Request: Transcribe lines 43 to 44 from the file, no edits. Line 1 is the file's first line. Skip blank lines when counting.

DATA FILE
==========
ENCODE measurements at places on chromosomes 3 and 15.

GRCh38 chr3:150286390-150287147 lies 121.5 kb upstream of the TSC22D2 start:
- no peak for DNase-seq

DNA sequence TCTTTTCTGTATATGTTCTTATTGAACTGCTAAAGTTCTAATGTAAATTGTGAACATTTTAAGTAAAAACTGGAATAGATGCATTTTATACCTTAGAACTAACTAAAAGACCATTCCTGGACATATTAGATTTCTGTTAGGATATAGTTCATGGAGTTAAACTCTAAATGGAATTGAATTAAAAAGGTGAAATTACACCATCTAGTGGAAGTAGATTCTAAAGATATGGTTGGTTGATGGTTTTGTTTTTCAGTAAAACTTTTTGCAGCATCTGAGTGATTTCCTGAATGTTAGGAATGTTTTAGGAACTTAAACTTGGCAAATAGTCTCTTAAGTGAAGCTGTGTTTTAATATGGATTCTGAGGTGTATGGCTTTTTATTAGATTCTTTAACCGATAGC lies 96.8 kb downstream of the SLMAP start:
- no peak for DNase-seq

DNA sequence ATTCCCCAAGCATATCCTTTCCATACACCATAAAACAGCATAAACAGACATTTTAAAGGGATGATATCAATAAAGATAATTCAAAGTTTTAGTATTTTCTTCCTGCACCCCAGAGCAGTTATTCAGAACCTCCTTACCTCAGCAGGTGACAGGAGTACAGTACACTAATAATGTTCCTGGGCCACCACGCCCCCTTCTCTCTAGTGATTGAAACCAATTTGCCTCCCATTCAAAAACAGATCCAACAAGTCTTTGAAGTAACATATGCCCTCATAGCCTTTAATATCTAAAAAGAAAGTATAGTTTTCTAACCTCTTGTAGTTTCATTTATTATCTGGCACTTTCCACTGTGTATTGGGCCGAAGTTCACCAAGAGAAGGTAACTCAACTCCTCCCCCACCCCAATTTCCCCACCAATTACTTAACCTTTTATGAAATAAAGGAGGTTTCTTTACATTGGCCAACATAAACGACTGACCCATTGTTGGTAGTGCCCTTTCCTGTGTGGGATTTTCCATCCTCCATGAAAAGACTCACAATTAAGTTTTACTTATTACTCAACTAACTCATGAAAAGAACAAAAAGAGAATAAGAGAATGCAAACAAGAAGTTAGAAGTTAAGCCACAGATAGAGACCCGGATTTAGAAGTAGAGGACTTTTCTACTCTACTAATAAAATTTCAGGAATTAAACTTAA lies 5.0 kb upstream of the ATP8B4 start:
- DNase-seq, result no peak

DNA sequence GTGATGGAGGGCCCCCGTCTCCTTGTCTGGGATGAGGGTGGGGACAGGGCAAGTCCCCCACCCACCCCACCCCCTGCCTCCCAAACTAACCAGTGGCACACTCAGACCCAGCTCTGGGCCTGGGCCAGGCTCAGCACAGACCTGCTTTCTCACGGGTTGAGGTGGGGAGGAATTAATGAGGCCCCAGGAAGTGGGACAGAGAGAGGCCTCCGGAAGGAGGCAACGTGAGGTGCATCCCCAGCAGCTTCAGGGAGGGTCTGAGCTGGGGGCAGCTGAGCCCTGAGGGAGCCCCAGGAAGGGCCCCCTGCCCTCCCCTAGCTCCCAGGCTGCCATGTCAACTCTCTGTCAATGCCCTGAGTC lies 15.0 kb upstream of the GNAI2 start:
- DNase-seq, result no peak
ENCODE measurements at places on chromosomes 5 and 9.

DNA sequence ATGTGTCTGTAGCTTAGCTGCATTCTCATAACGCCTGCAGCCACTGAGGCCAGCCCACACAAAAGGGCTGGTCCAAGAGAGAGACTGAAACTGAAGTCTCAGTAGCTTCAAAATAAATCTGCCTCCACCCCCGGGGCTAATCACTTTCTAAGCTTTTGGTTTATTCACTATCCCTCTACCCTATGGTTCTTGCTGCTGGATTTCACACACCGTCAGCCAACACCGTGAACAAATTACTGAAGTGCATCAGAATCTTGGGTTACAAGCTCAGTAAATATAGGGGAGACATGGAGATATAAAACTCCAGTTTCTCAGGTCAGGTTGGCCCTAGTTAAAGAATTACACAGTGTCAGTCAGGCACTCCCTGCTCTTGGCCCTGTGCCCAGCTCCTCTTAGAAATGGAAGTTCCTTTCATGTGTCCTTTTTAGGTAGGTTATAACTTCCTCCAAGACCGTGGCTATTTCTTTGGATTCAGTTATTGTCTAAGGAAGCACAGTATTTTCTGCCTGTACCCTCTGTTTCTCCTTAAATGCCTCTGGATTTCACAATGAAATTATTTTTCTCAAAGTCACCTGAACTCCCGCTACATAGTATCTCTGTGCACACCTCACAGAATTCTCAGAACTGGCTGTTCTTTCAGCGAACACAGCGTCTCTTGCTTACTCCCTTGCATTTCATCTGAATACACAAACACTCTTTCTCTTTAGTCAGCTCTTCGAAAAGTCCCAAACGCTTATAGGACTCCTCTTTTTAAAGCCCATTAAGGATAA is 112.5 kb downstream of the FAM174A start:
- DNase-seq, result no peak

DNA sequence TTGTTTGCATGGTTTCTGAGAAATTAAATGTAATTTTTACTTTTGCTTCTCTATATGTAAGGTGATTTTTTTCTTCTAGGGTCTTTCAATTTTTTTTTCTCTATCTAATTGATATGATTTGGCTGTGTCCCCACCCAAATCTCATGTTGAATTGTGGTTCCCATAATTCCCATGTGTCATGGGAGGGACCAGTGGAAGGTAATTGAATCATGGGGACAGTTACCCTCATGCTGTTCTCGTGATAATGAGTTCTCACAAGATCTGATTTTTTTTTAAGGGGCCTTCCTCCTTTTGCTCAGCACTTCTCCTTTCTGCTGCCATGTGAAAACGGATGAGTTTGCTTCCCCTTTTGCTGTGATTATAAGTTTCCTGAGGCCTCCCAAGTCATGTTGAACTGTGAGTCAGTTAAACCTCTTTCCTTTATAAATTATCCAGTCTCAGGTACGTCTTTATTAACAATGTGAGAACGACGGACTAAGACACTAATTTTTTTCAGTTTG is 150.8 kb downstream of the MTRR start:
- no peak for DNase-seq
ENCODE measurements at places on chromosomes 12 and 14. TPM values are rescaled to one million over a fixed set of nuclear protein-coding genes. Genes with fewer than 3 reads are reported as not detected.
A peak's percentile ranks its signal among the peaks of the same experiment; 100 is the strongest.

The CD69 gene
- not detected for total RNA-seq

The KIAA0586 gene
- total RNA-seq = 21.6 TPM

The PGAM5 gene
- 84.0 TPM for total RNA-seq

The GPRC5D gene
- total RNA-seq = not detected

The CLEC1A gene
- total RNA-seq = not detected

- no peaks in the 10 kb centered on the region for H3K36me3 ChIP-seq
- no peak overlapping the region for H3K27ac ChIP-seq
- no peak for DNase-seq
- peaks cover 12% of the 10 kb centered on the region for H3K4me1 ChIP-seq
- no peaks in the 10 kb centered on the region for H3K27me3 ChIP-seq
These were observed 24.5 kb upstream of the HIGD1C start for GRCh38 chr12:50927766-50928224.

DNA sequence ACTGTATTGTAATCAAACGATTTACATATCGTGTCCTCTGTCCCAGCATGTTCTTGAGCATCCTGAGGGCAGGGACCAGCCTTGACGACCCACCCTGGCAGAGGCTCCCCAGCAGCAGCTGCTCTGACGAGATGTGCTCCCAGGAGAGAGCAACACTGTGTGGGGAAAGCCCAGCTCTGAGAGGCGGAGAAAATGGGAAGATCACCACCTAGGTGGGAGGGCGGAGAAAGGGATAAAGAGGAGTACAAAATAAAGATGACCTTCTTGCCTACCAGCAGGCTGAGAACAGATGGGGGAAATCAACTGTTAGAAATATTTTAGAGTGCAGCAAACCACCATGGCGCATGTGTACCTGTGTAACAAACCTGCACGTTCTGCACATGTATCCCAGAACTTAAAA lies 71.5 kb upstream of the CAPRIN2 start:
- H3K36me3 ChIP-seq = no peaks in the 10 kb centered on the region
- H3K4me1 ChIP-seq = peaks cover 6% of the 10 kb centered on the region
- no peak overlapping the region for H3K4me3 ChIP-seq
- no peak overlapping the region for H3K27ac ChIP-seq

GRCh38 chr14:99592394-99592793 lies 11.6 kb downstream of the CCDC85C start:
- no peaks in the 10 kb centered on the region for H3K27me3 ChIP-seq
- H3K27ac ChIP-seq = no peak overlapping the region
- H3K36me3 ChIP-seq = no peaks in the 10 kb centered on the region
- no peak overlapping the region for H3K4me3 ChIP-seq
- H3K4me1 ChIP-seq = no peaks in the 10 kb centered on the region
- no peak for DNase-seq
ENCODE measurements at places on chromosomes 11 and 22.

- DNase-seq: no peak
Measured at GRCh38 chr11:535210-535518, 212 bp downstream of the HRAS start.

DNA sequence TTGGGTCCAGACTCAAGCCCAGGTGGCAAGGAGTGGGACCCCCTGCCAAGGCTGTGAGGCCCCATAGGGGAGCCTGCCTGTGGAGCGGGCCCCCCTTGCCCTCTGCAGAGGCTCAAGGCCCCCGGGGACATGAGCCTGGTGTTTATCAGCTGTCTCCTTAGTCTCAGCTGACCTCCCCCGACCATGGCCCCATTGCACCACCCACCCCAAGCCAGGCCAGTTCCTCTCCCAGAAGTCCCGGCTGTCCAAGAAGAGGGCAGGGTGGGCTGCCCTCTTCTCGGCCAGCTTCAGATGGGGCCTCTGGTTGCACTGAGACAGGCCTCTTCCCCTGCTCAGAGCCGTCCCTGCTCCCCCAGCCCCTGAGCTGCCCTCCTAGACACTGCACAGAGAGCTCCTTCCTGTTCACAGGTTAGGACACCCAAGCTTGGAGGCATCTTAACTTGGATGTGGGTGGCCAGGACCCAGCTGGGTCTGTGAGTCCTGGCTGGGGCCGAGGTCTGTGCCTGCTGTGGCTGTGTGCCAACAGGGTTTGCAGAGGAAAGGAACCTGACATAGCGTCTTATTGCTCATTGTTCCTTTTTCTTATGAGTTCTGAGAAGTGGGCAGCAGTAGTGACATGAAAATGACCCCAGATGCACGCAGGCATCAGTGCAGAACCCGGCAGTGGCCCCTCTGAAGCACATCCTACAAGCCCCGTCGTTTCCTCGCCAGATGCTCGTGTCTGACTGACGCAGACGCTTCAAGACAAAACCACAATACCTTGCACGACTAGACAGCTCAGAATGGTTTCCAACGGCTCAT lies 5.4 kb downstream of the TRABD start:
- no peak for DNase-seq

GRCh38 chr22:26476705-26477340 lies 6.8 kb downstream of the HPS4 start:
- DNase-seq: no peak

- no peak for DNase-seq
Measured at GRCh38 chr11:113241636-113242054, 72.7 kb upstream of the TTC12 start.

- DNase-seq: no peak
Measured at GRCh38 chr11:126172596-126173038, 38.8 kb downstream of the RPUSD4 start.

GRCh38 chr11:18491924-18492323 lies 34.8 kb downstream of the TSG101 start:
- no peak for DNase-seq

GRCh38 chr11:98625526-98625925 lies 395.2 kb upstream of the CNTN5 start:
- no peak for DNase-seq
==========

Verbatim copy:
- H3K4me1 ChIP-seq = no peaks in the 10 kb centered on the region
- no peak for DNase-seq